But now in Christ Jesus you who sometimes were far off are made near by the blood of Christ.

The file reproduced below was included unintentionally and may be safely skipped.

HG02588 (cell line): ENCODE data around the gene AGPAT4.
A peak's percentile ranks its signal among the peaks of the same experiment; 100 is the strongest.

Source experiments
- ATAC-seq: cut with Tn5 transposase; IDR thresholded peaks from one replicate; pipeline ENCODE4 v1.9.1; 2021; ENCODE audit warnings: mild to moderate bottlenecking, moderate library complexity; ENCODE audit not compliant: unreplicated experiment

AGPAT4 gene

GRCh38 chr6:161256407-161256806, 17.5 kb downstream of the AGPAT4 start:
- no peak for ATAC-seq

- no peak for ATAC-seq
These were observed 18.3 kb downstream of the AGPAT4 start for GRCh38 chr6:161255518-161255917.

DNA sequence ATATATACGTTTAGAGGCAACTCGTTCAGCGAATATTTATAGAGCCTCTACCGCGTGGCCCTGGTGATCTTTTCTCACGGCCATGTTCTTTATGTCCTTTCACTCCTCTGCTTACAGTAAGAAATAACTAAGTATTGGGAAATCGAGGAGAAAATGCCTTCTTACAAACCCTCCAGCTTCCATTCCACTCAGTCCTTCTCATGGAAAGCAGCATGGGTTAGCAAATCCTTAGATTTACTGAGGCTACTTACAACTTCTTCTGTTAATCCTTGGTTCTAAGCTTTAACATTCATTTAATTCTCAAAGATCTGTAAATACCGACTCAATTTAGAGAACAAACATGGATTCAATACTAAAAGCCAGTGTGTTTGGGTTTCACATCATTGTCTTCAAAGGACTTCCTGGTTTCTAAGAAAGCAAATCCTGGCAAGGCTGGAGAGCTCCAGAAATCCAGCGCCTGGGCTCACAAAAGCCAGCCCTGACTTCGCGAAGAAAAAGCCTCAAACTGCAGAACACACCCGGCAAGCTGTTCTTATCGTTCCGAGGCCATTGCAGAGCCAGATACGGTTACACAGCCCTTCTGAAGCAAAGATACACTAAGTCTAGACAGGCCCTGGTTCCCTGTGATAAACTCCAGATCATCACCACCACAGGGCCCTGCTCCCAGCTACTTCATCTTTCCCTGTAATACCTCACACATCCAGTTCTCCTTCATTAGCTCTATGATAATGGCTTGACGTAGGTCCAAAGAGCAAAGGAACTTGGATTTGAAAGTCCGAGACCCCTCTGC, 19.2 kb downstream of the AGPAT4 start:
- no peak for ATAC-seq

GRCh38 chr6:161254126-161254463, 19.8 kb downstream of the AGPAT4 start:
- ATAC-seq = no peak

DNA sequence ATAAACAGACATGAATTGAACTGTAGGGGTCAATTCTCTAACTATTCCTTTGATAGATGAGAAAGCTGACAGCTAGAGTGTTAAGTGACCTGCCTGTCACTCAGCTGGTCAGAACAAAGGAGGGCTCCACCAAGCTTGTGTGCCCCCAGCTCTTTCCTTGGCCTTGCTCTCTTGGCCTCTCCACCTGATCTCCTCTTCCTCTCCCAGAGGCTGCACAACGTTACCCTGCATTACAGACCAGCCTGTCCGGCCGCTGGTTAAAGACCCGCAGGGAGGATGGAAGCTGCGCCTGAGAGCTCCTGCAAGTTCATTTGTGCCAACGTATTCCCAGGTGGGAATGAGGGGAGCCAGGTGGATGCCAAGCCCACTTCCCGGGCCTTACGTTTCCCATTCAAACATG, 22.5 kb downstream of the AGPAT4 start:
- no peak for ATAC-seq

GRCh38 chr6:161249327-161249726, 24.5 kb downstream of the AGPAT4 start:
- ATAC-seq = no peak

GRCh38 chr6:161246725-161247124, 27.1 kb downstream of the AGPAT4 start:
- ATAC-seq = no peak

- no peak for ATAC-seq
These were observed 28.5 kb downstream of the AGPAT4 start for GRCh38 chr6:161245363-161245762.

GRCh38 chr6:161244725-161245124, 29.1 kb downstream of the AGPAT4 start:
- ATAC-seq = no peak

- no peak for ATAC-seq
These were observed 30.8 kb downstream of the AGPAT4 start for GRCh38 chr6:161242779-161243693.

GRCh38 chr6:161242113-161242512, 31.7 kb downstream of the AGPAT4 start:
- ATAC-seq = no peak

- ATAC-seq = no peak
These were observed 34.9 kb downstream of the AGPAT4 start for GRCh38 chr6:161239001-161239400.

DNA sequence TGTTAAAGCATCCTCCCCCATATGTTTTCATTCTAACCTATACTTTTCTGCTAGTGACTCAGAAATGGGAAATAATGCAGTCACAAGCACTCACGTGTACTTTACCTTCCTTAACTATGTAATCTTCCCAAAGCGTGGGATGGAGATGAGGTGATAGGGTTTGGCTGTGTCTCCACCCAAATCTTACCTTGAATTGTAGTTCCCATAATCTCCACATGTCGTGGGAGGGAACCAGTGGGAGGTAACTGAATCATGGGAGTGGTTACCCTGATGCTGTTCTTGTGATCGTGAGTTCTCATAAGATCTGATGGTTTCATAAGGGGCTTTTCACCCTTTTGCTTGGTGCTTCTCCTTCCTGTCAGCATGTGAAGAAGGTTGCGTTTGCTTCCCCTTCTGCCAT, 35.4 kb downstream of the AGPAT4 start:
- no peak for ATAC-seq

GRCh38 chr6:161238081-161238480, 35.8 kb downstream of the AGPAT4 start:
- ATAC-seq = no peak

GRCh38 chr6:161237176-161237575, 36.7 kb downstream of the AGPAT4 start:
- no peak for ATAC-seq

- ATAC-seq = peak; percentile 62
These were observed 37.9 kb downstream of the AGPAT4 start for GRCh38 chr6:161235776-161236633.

I. A RECONCILED GOD. We are all naturally far from God, not as being out of His reach, or out of His sight, or out of His presence, but as differing from Him, as being out of sympathy with Him — as forgetting or not thinking about Him — as disobeying Him, and disliking Him, and thus having incurred His displeasure. Such things as these create a distance between one and another. They need to he brought near, or, as our text puts it, "made nigh" to each other. And how is that to be done? By their being in some way reconciled; by some one coming between them and making them friends — making them one. That might he done in various ways. I might appeal to them, as a friend of both of them, to lay aside their enmity for my sake, and be friends. I might put the hand of the one in that of the other, and take both in my own; and so they might be said to be "made nigh" by me. Or if one had wronged the other, I might offer to be responsible for the wrong, and to put it right. If the one had taken money that belonged to the other, and had spent it or lost it, and could not make it good, I might offer to replace it. And so they might be "made nigh" through me. I have heard of a devoted Christian minister, who lay on his deathbed, getting two friends who were visiting him, and who had quarrelled with each other, to shake hands over his body, as they stood at opposite sides of his bed; and so they were "made nigh" through him. They did not need to move from where they were standing before in order to be thus "made nigh." Or I might illustrate it in another way. In Shetland, between the mainland and a small island rising up into a lofty rock, there is a deep and awful-looking gorge. Looking over the edge you see and hear the sea rushing and foaming below. It makes one dizzy to look down. Two people standing on each side of that gorge, though they could almost join hands across it, might be far enough apart from each other. For many years there was a kind of basket bridge. A basket was swung across by means of a rope, The people got into the basket and slid across in it. They were "made nigh" by means of it. Two of you wish to meet each other at a canal. You stand one on each side. The drawbridge is up, and though the water is only a few yards in breadth, you cannot get to each other except by going nearly a quarter of a mile round about, which makes it all one as if the canal were a quarter of a mile broad. You may be said to be all that distance apart from each other. But the bridge comes down, and at once makes you "nigh." Little more than a step brings you together. Now, as I have said, the sinner and God are thus apart from each other — separated from each other, wide, wide apart. The sinner is "without God." His sins have hid God's face from him. "God is not in all his thoughts." How shall they be "made nigh"? The sinner cannot make himself nigh. He can only get farther away from God. And so the Lord Jesus comes in as the Mediator.